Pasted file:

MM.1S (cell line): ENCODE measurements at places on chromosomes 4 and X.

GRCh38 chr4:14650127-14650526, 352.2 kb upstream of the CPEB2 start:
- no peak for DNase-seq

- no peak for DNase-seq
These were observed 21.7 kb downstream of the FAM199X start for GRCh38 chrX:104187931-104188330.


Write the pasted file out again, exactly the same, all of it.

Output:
MM.1S (cell line): ENCODE measurements at places on chromosomes 4 and X.

GRCh38 chr4:14650127-14650526, 352.2 kb upstream of the CPEB2 start:
- no peak for DNase-seq

- no peak for DNase-seq
These were observed 21.7 kb downstream of the FAM199X start for GRCh38 chrX:104187931-104188330.